There’s huge demand for systems to be device agnostic and responsive, so that employees can access their benefits anywhere at any time – be they on their lunch hour, or at home in front of the TV.

Data security

In a world increasingly influenced by data, there is growing pressure for suppliers and producers to have evolving data security measures in place to guarantee the safety of sensitive information.

Wearable technology is already popular, but the insights generated could also be harnessed more effectively. Imagine if we could all learn from each other’s data and improve our health as a result of sharing information?

The smart phone revolution allows self-testing/diagnosis

Apps are useful but a recent trend has seen people go even further and use equipment integrated with apps and technology devices to understand their health better.

Products such as thermometers, stethoscopes and blood pressure monitors that plug into or talk to smart phones are helping individuals understand their own state of health.

Communication tools are also being established that help people utilise the power of a network of medical professionals to diagnose and support healthcare needs. This is a development of online GP products, and sees people proactively managing their health without strain on national health services.

What these mean for workplace health

The one theme that ties in all the above trends is personalisation.

Being able to tailor benefits that cater for an employee as an individual, with their own unique personal needs is the way to ensure that those benefits really work.

In the future, these trends will very likely be our reality, although employers may not be able to offer them to their staff just yet.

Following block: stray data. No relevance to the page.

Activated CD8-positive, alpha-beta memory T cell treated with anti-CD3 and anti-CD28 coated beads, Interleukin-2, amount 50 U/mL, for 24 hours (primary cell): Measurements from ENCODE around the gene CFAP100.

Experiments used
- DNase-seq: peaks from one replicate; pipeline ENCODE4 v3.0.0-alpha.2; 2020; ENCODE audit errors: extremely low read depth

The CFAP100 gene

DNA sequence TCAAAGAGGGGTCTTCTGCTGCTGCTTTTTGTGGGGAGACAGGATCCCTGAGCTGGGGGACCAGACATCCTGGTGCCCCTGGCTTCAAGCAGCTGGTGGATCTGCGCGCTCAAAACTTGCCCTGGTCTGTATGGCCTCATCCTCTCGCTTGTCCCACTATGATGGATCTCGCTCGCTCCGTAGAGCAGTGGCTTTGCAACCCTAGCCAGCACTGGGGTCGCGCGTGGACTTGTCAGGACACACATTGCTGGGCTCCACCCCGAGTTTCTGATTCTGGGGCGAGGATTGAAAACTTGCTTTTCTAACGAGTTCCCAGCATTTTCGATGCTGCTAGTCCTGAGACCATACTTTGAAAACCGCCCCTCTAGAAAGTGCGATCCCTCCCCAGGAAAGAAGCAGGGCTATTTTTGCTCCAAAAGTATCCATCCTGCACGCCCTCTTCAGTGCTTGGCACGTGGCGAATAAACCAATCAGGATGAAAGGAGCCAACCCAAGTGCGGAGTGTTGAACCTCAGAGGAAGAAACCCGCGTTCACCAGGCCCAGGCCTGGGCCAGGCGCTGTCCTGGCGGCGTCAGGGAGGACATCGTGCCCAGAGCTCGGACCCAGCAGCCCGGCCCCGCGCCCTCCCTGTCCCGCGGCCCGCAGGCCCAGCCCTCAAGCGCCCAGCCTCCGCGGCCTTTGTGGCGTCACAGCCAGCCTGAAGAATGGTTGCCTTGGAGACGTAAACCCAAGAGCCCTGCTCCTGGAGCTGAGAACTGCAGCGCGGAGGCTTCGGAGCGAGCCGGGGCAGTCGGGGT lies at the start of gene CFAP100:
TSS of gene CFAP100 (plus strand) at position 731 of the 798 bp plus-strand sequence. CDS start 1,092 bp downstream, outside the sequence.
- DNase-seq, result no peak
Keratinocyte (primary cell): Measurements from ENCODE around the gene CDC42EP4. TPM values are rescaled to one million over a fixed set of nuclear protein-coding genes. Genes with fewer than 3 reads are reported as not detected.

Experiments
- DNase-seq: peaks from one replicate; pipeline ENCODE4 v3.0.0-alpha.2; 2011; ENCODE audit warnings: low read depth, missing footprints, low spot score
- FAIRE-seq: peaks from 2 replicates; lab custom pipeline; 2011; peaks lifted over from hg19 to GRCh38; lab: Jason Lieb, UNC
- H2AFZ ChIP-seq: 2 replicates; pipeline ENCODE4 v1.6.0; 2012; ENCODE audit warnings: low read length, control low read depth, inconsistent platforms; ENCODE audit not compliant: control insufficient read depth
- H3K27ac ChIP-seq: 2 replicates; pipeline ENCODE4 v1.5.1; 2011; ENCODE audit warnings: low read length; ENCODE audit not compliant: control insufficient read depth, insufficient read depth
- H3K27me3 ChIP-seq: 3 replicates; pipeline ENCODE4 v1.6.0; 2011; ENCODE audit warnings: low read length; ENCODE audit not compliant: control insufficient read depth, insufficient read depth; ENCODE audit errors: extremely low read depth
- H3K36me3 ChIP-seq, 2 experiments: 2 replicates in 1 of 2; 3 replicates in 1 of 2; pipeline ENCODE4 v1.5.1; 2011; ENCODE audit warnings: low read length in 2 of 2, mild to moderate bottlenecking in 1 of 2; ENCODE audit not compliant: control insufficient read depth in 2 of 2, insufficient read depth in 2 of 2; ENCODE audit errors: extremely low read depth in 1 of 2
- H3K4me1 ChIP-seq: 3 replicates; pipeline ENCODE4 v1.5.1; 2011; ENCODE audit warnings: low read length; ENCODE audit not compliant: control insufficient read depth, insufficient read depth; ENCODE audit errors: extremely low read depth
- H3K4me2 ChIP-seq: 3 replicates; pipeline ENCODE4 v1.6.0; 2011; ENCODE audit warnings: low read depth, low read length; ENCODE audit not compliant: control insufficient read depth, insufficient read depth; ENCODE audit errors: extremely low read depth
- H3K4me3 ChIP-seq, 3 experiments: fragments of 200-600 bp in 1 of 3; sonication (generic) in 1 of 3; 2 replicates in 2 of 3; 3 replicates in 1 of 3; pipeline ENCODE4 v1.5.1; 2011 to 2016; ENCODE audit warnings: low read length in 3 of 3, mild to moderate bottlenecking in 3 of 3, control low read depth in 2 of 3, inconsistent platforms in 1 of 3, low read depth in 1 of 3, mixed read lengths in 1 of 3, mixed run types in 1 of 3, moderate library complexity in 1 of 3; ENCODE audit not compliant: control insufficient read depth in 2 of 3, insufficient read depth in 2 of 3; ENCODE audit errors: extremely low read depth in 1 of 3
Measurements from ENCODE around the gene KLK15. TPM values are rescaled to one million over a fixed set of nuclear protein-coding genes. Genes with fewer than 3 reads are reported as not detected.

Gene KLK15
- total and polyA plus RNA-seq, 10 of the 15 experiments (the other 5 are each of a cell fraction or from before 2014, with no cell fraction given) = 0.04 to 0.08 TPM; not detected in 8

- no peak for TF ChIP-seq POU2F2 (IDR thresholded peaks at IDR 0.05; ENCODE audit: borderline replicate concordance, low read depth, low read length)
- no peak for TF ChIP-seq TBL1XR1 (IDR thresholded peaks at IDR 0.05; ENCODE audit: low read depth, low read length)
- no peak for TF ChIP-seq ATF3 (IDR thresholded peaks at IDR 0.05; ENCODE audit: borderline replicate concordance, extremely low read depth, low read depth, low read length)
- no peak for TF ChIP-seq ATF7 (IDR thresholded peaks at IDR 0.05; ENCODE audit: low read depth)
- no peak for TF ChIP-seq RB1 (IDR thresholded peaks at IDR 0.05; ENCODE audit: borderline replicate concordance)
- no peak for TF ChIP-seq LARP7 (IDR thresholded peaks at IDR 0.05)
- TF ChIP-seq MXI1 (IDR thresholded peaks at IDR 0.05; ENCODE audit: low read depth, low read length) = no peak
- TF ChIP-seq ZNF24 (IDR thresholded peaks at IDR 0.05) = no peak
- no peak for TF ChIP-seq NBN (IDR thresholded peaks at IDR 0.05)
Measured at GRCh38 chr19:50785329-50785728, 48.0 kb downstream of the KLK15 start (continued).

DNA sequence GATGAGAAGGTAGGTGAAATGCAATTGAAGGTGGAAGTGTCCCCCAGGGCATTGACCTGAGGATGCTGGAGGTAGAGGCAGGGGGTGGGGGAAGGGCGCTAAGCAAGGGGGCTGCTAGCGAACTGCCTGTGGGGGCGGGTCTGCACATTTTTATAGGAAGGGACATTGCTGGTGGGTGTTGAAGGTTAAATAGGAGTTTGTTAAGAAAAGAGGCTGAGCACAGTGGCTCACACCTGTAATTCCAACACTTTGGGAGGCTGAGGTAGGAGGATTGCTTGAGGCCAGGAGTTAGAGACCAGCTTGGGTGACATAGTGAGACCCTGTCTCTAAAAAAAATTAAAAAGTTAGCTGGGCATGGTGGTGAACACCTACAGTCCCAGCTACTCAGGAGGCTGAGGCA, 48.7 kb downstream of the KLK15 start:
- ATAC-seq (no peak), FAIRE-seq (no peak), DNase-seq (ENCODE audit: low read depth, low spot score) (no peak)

As an HR or reward professional, you’ll be used to considering the industry of workplace benefits and how healthcare impacts this, but it’s also key you develop your own strategy, one that is aligned to your company goals.

>See also: MHealth: how apps are helping the healthcare sector

Take a step back from specific benefits and ask yourself what is it you want to provide for your people? Are you looking to offer health services to fix something when it goes wrong or improve/ maintain their state of health? Or both?

Putting in place global and local strategies for your company to aim for will ensure your benefits serve a purpose and genuinely suit your employees’ needs. If you already have a strategy in place when was the last time you reviewed in detail whether the benefits you’re providing actually meet this?

It shouldn’t just be a benefits checklist – transformation is a business imperative. And, when embarking on benefits transformation, you need to keep three key elements front of mind; relevance, convenience and communications.

If your employees know about the health and wellbeing benefits you’re offering them, they’re relevant to their personal situations and they can access and alter them whenever they like, they’ll engage with, and most importantly appreciate them.

 

Sourced by Jack Curzon, head of scheme design at Thomsons Online Benefits

Avatar photo

Nick Ismail

Nick Ismail is the editor for Information Age. He has a particular interest in smart technologies, AI and cyber security.